By Kara Manke |
Human papillomavirus (HPV) is changing the face of head and neck cancer.
Once caused primarily by heavy tobacco or alcohol use, the majority of new head and neck cancers in the United Stated result from infection with HPV, a common sexually transmitted disease known for causing cervical cancer in women. As a result, head and neck cancer is increasingly being found in younger patients—especially men. And rates of diagnosis are on the rise.
“HPV might be driving dramatic changes in the incidence rates of head and neck cancer in the US population over a very short period of time,” said Maura Gillison, a medical oncologist at the Ohio State University Comprehensive Cancer Center, speaking at CASW’s New Horizons in Science briefing during the ScienceWriters2014 conference in Columbus, Ohio, on Oct. 19. “It’s a really remarkable and radical change.”
Head and neck cancer: a changed picture
Gillison has been studying the connection between oral HPV infections and head and neck cancers since doctors first observed an increase in the incidence of this disease in the 1990s. By testing tumor tissue from three population-based cancer registries in the United States, she and her colleagues found that the number of HPV-positive cases of head and neck cancer increased from 16 percent in the late 1980s to 72 percent by the early 2000s.
“The cancer that we were diagnosing and treating in the mid-1980s was a very different cancer… than the cancer we were seeing today,” Gillison told the science writers.
For example, HPV-positive cancers arise in the back of the throat and the tonsils, rather than in the mouth; they occur in younger individuals and are three times more prevalent in men then in women. The primary risk factors have also shifted, from tobacco and alcohol use to sexual behavior.
And the number of cases in men is rising so quickly that “by about sometime between now and 2020, there will be more men diagnosed with HPV positive cancer than women,” said Gillison.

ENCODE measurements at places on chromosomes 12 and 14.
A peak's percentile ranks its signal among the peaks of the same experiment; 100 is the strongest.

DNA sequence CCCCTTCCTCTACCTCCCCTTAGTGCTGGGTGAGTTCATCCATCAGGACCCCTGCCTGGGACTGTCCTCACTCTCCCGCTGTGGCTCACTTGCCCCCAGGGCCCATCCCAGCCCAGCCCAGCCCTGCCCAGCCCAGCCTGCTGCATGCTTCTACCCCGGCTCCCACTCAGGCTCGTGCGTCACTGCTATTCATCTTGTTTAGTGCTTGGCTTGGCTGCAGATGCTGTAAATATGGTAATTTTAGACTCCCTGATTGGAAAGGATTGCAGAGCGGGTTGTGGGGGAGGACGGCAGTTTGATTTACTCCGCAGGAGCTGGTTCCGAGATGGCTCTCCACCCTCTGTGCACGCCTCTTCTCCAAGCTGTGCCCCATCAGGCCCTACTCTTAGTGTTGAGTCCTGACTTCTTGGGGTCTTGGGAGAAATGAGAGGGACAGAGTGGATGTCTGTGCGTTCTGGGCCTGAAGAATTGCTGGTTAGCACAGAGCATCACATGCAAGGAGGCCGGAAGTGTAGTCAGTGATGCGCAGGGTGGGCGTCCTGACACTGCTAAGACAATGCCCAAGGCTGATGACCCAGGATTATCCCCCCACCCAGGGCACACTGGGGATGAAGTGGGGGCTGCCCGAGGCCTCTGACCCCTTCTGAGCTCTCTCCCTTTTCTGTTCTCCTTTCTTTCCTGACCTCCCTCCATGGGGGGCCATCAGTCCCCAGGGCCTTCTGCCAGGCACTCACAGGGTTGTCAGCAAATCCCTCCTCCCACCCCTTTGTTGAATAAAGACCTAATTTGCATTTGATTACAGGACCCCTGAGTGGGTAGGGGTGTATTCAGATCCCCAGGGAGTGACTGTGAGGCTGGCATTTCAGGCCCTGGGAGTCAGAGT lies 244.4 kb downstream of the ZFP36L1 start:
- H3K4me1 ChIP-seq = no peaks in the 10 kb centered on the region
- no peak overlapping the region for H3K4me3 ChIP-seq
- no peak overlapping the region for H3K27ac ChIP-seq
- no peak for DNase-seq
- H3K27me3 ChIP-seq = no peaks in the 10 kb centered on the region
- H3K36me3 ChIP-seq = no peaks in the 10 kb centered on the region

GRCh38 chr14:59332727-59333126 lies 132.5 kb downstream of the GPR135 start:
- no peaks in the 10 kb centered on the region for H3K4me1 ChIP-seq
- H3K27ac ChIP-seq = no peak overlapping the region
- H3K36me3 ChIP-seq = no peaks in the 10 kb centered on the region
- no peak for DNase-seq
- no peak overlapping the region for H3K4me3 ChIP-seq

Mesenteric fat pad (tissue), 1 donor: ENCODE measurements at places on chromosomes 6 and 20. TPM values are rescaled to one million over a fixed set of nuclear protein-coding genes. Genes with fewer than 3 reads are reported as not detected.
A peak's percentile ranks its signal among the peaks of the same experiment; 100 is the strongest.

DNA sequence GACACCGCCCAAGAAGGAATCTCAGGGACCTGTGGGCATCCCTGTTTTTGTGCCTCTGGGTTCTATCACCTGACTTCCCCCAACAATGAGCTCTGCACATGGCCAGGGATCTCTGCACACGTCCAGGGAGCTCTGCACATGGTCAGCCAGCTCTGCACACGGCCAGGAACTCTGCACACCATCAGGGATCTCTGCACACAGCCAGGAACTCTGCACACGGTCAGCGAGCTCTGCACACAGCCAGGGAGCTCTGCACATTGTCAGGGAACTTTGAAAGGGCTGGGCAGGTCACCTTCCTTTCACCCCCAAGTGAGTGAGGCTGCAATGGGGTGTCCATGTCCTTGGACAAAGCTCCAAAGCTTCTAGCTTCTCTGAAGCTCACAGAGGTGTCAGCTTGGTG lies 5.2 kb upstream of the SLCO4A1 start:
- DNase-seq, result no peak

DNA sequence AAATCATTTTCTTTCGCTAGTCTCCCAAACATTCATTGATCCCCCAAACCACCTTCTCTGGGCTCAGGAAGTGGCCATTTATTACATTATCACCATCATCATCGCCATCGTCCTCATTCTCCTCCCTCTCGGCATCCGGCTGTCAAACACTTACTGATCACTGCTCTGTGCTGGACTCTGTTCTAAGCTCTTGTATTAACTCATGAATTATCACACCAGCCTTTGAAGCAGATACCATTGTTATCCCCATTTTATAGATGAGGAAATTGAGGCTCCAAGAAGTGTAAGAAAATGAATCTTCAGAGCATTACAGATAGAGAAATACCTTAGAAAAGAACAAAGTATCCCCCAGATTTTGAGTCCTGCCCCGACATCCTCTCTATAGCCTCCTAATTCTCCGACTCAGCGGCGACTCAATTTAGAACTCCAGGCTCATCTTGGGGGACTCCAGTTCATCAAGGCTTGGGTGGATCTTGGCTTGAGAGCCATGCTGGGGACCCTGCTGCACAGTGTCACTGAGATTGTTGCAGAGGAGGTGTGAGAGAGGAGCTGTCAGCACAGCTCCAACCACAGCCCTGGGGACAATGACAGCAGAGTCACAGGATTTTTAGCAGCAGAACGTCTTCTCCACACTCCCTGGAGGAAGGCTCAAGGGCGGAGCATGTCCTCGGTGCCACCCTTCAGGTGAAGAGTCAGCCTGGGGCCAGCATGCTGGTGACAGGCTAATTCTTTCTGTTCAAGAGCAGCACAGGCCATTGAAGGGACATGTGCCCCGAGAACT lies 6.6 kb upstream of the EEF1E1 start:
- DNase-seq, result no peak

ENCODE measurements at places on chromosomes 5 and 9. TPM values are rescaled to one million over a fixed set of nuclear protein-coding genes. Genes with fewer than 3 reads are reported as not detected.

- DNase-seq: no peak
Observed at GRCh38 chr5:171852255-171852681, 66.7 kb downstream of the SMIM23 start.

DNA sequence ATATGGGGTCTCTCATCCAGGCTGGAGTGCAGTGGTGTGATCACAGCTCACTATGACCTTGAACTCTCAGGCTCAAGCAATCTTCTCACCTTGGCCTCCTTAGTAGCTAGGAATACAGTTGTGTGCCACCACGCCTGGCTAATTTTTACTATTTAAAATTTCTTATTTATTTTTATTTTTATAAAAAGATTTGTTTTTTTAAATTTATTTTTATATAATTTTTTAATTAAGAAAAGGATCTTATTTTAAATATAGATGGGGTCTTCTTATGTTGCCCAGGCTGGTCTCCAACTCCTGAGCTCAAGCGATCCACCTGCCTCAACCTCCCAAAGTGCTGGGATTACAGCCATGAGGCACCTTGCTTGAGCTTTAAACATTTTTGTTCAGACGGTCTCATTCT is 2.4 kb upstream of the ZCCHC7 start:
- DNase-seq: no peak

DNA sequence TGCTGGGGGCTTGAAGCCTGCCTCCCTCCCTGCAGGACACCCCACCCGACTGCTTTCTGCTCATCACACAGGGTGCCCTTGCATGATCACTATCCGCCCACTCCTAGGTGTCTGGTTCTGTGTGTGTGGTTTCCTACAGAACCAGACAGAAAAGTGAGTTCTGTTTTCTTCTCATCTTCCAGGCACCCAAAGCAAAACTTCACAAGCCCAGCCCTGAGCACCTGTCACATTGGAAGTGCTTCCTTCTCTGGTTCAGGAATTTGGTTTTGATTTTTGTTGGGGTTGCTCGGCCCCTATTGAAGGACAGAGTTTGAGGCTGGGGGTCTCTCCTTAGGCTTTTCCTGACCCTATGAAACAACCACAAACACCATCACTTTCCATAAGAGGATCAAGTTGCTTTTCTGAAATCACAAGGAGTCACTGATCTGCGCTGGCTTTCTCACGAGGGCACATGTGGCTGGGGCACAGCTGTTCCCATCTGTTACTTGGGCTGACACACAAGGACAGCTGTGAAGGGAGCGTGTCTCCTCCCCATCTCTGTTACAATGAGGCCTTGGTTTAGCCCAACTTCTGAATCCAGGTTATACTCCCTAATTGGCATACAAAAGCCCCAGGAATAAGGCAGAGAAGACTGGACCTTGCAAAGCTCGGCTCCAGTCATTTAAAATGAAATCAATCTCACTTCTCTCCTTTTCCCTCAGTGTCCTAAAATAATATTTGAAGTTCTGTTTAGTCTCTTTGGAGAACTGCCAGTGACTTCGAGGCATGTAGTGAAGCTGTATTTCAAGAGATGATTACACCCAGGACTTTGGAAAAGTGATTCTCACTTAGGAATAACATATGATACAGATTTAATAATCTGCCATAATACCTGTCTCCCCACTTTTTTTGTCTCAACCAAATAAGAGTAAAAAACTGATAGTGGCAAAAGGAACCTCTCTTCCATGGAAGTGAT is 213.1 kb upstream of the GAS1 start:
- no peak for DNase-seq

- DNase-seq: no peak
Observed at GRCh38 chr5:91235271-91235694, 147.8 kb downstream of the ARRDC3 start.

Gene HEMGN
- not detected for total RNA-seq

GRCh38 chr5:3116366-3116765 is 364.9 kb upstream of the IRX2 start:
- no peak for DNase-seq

Why are so many men affected?
According to Gillison, most sexually active people—both men and women—contract HPV at some point in their lives. Why, she wondered, are the rates of HPV-positive head and neck cancer increasing, and why are they higher in men?
She found that around seven percent of the population had an oral HPV infection, and men were three to five times more likely to have one than women. The key difference was in the relationship between the number of sexual partners and oral HPV infection. In men, the prevalence of oral HPV increases with each additional sexual partner until it reaches a plateau at 30 partners. In women, this plateau arrives more quickly, after only three sexual partners. Gillison attributes the overall rise in HPV-related cancers to the sexual revolution, which made it socially acceptable for people to have more partners.
“Women got more partners, but after three they were protected,” said Gillison. “Men continued to be at risk.” This disparity likely arises because women are able to build up immunity to HPV, she said, while men are not.
Gillison said that understanding how HPV has changed head and neck cancer could also inform our approach to other types of cancer, such as the relation between hepatitis B and liver cancer. “There might be similar underlying shifts in other cancers that we just can’t appreciate, and it could have a profound impact on how we diagnose and treat cancers,” she said.
Kara Manke is a Ph.D. student studying physical chemistry at the Massachusetts Institute of Technology. She uses high-frequency sound waves to study the properties of complex materials, including viscous liquids and nanostructured composites, under the advisement of Keith Nelson. She writes both fiction and nonfiction, and in 2014 was awarded a AAAS Mass Media Fellowship to work for National Public Radio. She has also served as a lead organizer for the Communicating Science Conferences, a series of science communication workshops for graduate students.
Caption: Electron micrograph of an Papilloma virus.